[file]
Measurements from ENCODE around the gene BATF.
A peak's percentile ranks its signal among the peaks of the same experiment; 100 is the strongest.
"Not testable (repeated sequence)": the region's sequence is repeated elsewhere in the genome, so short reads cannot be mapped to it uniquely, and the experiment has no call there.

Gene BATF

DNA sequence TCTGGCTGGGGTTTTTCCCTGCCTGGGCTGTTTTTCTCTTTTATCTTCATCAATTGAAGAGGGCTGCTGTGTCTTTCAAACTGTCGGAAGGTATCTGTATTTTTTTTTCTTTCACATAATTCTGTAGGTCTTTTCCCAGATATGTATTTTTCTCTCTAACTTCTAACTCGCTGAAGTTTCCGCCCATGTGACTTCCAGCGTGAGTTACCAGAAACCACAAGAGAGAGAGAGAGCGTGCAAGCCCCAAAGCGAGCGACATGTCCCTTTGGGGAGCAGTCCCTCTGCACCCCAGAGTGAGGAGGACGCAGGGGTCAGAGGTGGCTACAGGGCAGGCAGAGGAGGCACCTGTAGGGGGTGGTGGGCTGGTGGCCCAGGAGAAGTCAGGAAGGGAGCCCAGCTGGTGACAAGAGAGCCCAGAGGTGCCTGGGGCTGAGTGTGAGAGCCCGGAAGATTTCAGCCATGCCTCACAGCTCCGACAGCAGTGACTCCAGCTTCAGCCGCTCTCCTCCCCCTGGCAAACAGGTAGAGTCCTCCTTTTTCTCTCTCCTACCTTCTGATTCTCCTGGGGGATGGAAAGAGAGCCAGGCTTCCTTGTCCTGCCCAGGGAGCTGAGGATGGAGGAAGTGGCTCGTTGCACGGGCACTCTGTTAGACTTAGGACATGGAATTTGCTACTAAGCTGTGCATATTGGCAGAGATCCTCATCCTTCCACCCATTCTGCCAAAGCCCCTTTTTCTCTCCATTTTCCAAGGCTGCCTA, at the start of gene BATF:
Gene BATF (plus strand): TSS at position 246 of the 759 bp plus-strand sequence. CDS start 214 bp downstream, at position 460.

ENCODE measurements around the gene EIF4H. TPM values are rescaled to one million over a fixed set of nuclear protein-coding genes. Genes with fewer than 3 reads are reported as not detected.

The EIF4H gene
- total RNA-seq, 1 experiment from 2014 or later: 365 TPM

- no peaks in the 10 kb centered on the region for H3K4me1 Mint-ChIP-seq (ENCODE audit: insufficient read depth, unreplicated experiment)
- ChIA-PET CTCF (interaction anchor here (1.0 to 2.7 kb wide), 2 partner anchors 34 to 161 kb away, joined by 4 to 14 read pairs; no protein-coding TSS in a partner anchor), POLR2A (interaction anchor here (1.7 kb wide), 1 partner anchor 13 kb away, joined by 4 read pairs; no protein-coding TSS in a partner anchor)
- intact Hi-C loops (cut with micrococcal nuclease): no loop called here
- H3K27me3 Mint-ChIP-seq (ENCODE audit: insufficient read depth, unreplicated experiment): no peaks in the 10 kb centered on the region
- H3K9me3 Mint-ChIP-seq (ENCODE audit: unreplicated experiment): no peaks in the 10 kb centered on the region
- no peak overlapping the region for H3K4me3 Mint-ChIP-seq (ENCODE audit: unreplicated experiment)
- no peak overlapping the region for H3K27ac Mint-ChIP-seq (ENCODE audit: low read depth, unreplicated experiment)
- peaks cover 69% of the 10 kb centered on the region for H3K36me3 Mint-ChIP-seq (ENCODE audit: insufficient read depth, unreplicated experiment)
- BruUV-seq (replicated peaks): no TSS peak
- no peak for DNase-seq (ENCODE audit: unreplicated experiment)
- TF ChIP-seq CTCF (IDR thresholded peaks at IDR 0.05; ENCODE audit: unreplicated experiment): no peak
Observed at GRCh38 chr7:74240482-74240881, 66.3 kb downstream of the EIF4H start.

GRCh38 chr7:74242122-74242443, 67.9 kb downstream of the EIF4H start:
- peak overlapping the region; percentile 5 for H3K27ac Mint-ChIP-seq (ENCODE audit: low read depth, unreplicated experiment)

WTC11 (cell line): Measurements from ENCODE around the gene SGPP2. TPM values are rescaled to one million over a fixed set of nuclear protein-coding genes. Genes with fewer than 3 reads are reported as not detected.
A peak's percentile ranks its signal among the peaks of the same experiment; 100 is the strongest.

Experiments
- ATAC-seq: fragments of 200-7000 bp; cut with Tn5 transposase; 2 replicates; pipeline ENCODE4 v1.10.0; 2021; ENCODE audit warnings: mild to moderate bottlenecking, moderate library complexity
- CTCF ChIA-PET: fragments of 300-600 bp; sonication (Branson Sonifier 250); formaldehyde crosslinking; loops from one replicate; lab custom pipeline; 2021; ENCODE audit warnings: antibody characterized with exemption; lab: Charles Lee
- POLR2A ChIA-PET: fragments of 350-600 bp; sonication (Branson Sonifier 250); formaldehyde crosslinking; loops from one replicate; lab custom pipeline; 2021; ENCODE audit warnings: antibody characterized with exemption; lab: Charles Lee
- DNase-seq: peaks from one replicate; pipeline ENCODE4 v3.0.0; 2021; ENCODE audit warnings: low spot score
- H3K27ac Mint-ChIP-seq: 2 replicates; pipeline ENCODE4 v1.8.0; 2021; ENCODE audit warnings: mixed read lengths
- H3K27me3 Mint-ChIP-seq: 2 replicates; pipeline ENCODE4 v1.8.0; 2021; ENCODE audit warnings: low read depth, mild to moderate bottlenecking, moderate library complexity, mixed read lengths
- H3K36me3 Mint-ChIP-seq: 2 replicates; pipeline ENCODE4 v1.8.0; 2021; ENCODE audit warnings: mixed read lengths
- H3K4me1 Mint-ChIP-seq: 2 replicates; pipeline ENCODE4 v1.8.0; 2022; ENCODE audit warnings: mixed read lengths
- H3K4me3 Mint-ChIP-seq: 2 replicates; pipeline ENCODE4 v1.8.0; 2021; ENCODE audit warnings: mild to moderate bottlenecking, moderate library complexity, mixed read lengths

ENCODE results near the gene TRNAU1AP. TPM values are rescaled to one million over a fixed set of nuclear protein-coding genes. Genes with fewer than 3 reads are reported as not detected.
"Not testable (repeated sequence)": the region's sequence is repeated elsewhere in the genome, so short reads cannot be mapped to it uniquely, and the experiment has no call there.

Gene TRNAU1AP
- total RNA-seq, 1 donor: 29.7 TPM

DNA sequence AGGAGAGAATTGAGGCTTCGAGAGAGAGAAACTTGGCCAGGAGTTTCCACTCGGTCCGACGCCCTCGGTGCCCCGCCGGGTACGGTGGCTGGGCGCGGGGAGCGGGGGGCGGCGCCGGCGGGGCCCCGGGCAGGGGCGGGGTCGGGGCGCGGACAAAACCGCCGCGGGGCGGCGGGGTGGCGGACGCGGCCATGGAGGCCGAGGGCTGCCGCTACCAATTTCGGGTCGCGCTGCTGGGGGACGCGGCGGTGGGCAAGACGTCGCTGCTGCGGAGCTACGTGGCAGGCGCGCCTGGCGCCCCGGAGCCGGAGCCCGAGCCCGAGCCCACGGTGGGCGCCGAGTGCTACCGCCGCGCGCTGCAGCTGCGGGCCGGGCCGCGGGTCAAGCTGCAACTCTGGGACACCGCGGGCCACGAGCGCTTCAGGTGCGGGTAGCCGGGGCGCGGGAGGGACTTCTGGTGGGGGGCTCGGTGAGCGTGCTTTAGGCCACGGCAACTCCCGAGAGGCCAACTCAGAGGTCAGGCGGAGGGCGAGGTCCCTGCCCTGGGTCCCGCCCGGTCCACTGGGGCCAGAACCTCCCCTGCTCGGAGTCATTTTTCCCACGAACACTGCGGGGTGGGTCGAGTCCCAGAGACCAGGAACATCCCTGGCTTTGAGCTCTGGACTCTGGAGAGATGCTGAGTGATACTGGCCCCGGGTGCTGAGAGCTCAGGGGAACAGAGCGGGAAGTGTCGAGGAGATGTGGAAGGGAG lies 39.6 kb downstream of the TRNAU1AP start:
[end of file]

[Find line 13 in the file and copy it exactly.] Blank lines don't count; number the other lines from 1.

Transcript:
- H3K27me3 Mint-ChIP-seq (ENCODE audit: insufficient read depth, unreplicated experiment): no peaks in the 10 kb centered on the region